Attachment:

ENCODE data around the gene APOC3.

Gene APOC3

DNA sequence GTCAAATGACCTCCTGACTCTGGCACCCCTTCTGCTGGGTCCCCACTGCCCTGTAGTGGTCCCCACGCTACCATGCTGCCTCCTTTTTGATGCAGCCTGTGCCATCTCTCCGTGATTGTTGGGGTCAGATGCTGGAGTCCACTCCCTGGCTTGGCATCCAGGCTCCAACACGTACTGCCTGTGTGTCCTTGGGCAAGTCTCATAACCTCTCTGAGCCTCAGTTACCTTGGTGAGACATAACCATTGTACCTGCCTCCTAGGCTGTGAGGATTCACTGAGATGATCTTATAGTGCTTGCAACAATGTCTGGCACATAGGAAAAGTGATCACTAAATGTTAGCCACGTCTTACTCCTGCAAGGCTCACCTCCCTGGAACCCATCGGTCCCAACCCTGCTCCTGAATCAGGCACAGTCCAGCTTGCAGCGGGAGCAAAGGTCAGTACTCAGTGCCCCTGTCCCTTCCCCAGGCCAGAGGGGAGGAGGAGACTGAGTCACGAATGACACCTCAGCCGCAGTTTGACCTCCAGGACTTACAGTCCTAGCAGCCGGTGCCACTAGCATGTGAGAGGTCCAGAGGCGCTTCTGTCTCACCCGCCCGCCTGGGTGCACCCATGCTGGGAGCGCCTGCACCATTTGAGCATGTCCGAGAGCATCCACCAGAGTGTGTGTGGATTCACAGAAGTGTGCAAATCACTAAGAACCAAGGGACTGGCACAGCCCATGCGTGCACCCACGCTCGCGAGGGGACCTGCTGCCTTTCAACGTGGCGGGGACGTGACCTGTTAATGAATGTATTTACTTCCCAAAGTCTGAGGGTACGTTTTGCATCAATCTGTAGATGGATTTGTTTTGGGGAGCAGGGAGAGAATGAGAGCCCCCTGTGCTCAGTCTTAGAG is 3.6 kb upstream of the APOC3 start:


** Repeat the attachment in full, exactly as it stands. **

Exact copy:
ENCODE data around the gene APOC3.

Gene APOC3

DNA sequence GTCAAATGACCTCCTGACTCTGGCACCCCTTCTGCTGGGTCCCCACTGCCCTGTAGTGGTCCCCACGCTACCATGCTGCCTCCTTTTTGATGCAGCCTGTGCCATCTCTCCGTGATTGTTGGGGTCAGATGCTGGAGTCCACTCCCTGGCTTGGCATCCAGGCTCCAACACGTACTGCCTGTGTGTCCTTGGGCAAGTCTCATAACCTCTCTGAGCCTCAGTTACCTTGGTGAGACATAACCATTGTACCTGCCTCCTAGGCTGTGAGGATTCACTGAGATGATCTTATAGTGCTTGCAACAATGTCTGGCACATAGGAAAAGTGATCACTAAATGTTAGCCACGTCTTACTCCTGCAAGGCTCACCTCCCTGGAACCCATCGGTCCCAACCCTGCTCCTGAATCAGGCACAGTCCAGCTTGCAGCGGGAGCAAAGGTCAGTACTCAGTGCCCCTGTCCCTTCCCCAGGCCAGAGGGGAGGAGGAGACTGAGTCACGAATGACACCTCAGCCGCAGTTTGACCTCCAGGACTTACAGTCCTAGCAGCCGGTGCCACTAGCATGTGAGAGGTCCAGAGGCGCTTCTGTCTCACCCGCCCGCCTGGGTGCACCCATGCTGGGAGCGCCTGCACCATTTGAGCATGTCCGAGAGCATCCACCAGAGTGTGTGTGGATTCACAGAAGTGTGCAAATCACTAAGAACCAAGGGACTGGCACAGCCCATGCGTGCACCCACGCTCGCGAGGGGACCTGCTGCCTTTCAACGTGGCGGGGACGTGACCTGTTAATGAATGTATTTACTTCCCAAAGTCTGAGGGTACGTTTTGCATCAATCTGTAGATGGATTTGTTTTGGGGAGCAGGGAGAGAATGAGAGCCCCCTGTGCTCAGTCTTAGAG is 3.6 kb upstream of the APOC3 start: